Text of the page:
Located at No. 2, Zhuzhong Alley, Xicheng District, Beijing, Zaoyuan Artifact Shop features old porcelain and a lovely traditional courtyard. As I was passing by the shop, it attracted my attention immediately just like a magnet to an iron.
Façade of the shop
The entrance door is painted in red. Together with the Chinese paintings painted above, the scene embodies traditional architecture. On the left side, there are two pictures of old porcelain vases; on the right, a blue signboard shows what the shop deals with: quality reproductions of old porcelain, famous painters & calligraphers¡¯ works, and classical furniture. The door is framed with two windows in the shape of Chinese fans.
A lovely courtyard
Passing the door, you will enter a lovely and traditional courtyard which gives the place a special feel. At the center of the courtyard, there¡¯s an old tree. A big birdcage is hanging on one of the branches, and the ground is colored by patches of grass. Several other birdcages lie about, and Chinese lanterns hang from under the eaves. Just opposite the entrance, there is a black plaque with two Chinese characters: Zaoyuan.
In the right wing you¡¯ll find Chinese paintings and calligraphic works.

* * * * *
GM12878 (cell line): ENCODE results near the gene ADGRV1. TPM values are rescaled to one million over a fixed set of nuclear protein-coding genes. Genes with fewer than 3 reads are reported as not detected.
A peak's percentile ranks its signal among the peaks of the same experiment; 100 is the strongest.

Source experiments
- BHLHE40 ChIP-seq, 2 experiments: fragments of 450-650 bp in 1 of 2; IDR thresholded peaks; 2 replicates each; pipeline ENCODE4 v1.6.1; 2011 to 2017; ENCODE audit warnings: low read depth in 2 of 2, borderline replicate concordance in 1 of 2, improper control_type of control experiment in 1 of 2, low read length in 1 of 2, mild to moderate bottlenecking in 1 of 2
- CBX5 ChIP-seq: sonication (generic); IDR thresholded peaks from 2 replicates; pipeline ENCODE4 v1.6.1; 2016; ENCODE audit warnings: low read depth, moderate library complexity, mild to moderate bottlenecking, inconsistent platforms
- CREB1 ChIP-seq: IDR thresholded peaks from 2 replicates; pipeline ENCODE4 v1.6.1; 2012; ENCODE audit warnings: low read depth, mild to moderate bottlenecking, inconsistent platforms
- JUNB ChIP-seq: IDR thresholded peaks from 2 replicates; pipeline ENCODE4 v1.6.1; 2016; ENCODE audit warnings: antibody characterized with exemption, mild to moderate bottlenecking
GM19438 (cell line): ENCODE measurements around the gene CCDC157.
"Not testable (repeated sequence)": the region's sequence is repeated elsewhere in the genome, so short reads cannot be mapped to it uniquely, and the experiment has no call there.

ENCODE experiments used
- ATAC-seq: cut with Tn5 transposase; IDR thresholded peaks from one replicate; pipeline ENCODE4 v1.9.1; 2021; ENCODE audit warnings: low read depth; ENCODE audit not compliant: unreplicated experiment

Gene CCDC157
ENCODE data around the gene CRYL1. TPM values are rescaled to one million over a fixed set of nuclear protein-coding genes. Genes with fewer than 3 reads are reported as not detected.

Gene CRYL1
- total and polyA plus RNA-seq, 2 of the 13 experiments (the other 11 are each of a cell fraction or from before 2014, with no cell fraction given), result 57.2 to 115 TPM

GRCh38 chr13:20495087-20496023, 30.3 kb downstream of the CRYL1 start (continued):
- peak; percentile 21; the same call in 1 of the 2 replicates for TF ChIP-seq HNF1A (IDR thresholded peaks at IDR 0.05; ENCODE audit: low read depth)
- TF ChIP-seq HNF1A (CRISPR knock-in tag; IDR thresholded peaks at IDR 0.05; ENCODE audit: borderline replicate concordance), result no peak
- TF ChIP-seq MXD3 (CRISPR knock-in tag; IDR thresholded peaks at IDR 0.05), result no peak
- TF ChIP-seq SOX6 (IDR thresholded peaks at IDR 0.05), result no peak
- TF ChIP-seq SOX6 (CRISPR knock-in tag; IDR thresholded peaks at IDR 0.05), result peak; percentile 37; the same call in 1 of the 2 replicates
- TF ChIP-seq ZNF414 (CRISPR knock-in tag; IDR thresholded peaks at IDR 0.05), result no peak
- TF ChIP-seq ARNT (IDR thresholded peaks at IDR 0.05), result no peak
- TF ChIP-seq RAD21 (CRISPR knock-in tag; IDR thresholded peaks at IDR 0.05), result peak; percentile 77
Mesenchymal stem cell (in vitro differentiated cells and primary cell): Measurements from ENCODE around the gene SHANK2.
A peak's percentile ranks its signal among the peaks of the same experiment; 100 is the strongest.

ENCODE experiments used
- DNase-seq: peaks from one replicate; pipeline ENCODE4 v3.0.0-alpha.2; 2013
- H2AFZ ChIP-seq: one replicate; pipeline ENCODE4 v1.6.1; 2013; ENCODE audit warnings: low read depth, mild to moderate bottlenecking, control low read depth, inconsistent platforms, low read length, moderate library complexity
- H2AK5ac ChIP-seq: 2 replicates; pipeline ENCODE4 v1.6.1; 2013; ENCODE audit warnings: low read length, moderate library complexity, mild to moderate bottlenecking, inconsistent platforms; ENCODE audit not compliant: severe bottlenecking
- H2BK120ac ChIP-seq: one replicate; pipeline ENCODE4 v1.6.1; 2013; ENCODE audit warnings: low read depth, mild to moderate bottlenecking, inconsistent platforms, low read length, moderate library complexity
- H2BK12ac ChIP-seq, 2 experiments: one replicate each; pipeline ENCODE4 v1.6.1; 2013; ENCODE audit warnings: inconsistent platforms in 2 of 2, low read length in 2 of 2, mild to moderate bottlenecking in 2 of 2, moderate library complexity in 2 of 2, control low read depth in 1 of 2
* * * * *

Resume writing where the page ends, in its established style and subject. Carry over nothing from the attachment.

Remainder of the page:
The left wing specializes in selling quality reproductions of ancient porcelain. The shop assistant introduced that the reproductions here were manufactured by Jingdezhen under the supervision of old specialists from the Forbidden City. And their quantities are limited so as to guarantee their value.
The prices of the ancient porcelains range from RMB 3000 ~ RMB 5000.
A hotel nearby
There is a hotel at hand named Zhuyuan Hotel at where many tourists live. They often stroll around and visit this shop. They¡¯re especially interested in these old porcelains.
What I appreciated
Zaoyuan Artifact Shop is set up and decorated in traditional Chinese architecture. It features a lovely and attractive courtyard. The shop owner and the shop assistants are gentle and polite.
Enjoy the beauty of Chinese calligraphy art
Medicinal Pu'er Tea
Shrine pottery style from the Qing dynasty
Beautifully-sculpted lacquer plates